When to use a hyphen in compound nouns?
Today we will be looking at compound nouns. Some of you wanted to know why sometimes certain types of nouns are separated by a hyphen. First, let me just briefly repeat what the hyphen is.
A hyphen shows that two words belong together.
Unfortunately, the rules about when to use a hyphen are not very exact, but hyphens are generally more used in British English than in American English.
So, a hyphen can be used in some compound nouns. But most combinations are written either as one word or as two separate words.
Keep reading and learn MORE TIPS TO IMPROVE your English Grammar.
We generally use a hyphen in a letter + noun combination, like in words such as an X-ray, an e-mail.
Hyphens are most common in:
compound nouns where the second part ends in -er
compound nouns where the first part ends in -ing
compound nouns made with prepositions and adverb particles
Also, nouns beginning with the prefixes anti-, co-, ex-, mid-, non-, pre-, post-, pro-, and self- are often written with a hyphen.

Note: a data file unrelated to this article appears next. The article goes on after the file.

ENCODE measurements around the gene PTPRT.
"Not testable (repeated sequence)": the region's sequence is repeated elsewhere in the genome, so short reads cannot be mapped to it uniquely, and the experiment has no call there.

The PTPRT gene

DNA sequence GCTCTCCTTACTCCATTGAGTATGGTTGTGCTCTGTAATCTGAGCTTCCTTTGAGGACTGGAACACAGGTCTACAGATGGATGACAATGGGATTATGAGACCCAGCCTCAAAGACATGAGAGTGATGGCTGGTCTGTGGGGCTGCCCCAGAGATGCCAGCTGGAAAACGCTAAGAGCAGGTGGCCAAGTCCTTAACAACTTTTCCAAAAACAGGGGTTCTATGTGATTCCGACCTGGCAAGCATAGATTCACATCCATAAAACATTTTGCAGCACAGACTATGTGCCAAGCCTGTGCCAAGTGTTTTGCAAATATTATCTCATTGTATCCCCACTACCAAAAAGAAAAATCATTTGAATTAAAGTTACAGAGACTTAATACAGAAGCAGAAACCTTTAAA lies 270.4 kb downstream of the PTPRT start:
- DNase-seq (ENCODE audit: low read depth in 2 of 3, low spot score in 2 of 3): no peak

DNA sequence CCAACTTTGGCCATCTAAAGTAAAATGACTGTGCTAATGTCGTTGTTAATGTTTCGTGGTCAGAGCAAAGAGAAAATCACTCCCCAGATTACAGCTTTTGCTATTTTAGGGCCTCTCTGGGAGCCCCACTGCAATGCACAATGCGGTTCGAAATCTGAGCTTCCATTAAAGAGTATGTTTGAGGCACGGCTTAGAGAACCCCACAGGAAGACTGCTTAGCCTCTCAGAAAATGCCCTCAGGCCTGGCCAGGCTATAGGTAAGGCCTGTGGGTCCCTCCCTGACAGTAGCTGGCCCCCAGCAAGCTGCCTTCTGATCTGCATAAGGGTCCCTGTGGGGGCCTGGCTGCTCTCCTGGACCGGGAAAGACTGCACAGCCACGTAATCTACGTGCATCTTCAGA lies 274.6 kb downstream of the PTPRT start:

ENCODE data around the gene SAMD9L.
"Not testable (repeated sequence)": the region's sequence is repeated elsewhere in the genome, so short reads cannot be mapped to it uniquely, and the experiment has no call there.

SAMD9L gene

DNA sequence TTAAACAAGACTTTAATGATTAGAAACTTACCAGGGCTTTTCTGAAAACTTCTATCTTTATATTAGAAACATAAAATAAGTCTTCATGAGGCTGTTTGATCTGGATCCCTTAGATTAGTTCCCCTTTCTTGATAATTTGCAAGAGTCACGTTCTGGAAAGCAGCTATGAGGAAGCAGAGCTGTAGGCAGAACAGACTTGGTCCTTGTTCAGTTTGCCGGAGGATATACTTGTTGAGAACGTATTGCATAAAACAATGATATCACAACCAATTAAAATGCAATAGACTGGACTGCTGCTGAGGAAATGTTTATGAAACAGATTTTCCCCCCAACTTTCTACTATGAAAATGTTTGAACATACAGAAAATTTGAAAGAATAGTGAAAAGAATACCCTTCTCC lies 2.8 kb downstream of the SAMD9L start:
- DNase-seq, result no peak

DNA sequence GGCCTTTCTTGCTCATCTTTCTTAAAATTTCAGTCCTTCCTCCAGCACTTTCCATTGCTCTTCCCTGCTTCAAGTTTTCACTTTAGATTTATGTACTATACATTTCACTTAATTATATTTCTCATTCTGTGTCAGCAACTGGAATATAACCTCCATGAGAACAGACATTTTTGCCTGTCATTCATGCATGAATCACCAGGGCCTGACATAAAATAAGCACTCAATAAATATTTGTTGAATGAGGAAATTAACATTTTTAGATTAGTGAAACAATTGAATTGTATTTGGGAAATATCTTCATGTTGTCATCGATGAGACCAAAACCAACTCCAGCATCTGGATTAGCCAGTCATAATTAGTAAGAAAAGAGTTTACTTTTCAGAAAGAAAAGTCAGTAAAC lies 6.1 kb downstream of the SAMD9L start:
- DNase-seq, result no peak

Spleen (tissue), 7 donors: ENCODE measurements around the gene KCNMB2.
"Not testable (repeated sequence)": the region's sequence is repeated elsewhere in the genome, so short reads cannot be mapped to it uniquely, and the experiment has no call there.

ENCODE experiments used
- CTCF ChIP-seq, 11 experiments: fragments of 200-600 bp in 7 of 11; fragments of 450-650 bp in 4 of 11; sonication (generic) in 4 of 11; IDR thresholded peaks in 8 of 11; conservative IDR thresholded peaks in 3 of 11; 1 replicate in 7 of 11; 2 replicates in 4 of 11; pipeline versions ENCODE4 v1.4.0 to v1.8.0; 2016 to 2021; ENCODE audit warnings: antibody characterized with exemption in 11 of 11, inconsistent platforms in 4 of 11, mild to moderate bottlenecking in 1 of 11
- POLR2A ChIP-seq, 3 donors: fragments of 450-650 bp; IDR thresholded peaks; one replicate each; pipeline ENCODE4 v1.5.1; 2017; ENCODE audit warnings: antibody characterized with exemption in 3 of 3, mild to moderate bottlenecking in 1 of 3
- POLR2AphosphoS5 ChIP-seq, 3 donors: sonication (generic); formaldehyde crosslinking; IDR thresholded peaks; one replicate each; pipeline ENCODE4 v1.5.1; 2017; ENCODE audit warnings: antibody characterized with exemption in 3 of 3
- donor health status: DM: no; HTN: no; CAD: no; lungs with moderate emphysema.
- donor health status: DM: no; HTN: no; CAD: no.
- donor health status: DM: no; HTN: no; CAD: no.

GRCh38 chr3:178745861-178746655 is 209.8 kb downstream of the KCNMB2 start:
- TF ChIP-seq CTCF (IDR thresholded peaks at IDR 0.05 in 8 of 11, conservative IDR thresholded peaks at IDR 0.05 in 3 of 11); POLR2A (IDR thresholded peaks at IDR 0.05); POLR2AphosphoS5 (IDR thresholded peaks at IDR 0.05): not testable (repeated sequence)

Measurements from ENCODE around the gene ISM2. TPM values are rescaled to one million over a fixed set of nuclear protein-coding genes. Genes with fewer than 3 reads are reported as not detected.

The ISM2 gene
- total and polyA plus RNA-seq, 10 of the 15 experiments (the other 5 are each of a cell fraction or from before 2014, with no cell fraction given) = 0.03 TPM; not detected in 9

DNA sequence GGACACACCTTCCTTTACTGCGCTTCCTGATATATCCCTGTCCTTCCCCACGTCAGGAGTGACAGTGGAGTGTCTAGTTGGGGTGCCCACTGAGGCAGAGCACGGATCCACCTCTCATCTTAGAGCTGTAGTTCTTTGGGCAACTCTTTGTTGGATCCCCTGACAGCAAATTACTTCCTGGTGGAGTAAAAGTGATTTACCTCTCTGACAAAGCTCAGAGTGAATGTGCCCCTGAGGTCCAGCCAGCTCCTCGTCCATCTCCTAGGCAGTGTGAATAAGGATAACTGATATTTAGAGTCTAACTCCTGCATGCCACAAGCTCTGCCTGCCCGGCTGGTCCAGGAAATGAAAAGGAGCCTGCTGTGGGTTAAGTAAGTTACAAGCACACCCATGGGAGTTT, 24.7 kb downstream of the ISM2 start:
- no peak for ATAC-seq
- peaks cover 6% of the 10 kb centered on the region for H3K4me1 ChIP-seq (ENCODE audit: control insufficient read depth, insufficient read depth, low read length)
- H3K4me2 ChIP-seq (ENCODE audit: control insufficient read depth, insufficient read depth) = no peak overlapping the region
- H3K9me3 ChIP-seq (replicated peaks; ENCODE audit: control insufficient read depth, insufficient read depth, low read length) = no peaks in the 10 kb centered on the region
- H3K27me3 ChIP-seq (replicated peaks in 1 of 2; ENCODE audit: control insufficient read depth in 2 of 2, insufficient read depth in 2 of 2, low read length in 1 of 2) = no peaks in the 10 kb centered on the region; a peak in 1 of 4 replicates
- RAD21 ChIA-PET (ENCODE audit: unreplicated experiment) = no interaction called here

Here are some tips for you on when to use a hyphen:
Use a hyphen only in words where you have seen it used before or in contexts where you know it is necessary (for example in a letter + noun combination).
Use it in a phrase before a noun, such as in a five-meter-high sculpture.
Do not use it in commonly-used noun compounds like an airport or a mobile phone.
Unfortunately, the situation at present is rather confused, so don't be worried if you find the same expression spelt in three different ways (e.g. candyshop, candy-shop, candy shop).
If you are not sure whether to use a hyphen or not, the best thing to do is to look it up in a dictionary, or just write the words without a hyphen.